This month in Nigeria’s history, on the 27th of May 1967, Lagos State was created along with 11 other states by the Gowon Regime to preempt the secession of Biafra. Its first Governor was Brigadier Mobolaji Olufunso Johnson.
Originally Lagos belonged to the Aworis who now occupy the Lagos-Badagry stretch but the City-State had long been a trading post and vassal of the Benin Empire and later a colony of the British Crown from 1862 after it surrendered under the threat of hostility on August 6, 1861.
Lagos was Nigeria’s capital from inception in 1960 until 1991, the seat of government for two civilian administrations and five military juntas. The city has witnessed its fair share of our national history and bears many sites, emblems and monuments to this respect.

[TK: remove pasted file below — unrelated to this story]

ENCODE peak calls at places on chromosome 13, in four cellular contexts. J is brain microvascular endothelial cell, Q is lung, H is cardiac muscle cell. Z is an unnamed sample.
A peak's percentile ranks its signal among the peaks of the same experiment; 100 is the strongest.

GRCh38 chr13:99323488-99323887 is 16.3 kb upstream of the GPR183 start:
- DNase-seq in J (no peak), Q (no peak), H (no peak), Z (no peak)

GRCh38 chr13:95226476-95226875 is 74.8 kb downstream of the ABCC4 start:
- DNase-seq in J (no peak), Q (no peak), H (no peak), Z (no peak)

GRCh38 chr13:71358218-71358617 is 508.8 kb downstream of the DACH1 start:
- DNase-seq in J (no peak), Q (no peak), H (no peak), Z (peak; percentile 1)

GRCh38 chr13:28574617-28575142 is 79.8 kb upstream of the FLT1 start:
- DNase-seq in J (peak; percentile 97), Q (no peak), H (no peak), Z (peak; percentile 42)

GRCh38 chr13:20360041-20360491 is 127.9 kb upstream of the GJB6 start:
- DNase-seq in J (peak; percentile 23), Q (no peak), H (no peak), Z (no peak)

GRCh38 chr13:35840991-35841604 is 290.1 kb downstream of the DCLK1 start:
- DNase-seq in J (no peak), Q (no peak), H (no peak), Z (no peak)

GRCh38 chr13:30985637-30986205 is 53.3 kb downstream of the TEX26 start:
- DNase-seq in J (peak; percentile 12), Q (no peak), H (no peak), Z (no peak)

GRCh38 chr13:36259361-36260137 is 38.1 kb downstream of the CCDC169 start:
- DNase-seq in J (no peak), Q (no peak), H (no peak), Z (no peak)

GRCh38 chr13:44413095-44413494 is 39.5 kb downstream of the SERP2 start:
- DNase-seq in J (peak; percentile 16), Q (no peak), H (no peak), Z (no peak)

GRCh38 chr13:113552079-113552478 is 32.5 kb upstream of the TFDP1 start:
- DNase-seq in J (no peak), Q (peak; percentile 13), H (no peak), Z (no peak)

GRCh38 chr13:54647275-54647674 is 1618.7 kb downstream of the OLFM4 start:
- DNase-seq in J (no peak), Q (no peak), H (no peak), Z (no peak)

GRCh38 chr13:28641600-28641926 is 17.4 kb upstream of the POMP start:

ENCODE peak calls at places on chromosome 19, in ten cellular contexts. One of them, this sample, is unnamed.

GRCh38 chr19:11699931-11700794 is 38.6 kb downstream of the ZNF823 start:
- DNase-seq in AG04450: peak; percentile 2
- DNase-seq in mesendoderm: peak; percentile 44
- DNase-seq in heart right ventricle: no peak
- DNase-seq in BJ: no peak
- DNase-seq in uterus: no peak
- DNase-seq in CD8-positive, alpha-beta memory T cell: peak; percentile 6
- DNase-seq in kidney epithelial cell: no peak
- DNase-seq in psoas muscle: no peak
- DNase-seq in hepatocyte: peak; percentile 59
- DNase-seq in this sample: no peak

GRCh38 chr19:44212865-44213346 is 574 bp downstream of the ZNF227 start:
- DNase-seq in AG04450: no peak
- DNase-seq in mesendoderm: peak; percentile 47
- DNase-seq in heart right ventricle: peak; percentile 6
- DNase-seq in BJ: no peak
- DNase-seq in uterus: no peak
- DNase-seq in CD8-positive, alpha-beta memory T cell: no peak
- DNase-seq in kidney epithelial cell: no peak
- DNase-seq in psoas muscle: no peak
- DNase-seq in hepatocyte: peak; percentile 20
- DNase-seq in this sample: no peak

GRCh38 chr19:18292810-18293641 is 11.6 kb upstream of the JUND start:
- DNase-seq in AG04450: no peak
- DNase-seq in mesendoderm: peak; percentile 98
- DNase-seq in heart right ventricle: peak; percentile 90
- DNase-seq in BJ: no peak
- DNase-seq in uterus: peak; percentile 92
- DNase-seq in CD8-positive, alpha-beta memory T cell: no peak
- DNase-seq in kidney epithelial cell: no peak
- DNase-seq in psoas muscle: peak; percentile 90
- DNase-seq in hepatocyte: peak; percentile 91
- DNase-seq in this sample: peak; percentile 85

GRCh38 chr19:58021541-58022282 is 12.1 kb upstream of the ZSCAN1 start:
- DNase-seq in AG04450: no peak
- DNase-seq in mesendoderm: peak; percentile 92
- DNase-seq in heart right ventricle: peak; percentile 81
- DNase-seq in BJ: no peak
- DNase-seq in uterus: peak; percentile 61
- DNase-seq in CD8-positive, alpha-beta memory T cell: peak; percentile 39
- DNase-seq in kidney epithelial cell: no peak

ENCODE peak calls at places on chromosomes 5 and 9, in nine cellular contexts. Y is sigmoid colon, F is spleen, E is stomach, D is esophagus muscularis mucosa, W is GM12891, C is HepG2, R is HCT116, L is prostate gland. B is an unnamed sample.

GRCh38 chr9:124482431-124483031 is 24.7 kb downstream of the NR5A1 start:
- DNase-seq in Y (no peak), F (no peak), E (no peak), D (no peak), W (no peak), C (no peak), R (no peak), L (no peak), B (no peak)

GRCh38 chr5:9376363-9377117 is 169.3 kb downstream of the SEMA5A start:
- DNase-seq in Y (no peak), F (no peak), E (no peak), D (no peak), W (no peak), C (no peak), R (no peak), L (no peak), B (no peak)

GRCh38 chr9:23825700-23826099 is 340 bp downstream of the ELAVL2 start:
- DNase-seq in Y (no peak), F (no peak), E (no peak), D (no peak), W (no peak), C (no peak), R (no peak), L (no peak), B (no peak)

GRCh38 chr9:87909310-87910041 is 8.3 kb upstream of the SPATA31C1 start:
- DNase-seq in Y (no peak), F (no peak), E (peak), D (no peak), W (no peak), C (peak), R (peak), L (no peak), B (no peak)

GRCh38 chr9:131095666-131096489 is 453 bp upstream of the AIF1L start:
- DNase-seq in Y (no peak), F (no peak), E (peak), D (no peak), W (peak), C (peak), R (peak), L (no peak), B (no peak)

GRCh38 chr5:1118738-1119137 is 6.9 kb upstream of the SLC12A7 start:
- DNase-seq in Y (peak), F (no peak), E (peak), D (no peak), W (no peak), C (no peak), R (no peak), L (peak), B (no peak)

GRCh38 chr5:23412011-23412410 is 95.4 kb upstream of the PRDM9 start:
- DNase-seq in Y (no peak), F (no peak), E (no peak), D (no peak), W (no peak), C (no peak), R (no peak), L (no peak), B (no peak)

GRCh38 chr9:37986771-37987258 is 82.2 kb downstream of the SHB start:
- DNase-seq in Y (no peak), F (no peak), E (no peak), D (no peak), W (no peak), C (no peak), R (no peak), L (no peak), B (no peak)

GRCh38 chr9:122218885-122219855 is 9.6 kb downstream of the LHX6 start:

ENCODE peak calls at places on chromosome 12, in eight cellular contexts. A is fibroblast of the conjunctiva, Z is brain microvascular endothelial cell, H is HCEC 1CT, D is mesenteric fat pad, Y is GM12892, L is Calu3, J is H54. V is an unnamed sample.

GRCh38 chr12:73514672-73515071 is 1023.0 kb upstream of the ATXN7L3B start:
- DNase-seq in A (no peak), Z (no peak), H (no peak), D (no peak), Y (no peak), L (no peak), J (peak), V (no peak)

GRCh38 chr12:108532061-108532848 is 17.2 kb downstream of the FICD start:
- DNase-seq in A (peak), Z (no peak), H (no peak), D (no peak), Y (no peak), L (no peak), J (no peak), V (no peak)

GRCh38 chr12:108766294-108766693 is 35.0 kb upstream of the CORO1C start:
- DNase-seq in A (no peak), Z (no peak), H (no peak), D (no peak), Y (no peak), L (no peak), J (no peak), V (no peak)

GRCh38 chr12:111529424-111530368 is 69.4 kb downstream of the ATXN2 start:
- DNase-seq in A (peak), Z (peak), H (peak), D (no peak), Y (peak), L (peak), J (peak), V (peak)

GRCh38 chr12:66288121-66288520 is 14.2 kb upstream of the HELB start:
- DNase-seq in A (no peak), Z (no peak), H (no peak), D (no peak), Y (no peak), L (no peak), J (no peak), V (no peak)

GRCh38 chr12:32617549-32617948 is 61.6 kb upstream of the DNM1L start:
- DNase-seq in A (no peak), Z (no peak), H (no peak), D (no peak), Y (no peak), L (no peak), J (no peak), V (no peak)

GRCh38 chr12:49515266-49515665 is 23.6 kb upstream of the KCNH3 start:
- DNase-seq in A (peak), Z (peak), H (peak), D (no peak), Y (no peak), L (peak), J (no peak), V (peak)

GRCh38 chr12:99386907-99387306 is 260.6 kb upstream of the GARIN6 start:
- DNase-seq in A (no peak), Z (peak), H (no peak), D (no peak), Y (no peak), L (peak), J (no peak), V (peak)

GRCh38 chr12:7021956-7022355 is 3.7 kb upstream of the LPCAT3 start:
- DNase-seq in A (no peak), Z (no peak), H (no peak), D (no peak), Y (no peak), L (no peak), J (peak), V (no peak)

Lagos, Portuguese word for ‘lakes’, bears more than one name from its many occupants. The Binis called her, ‘Eko’ meaning ‘war camp’. It was from here that they made war to extend the Benin Empire at its height all the way to Dahomey. In actuality, the Portuguese explorer Ruy de Sequeira called her, Lago de Curamo as far back as 1492. Today, we call her in popular culture, Lasgidi.
Being born in the very heart of Lagos, just in front of City Hall and bred in many parts of the city, one can tell my affinity to this beautiful, bustling city, even though I am neither Awori nor Yoruba.
One thing is certain though, if you can live here, you can live anywhere. Eko o gba gbere. I love my Lagos.
Now celebrate with me as we celebrate this beautiful city we call home. Happy 50th Anniversary Lagos.
#Lagos@50 #LagosJubilee #IloveMyLagos #Lasgidi